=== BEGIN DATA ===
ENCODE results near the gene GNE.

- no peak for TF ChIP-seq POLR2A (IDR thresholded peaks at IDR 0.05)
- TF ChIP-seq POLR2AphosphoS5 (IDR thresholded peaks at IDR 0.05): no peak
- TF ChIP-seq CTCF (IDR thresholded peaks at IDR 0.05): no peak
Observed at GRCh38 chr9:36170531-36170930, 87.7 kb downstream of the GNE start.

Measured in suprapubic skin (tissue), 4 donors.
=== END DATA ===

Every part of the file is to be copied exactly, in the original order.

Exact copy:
ENCODE results near the gene GNE.

- no peak for TF ChIP-seq POLR2A (IDR thresholded peaks at IDR 0.05)
- TF ChIP-seq POLR2AphosphoS5 (IDR thresholded peaks at IDR 0.05): no peak
- TF ChIP-seq CTCF (IDR thresholded peaks at IDR 0.05): no peak
Observed at GRCh38 chr9:36170531-36170930, 87.7 kb downstream of the GNE start.

Measured in suprapubic skin (tissue), 4 donors.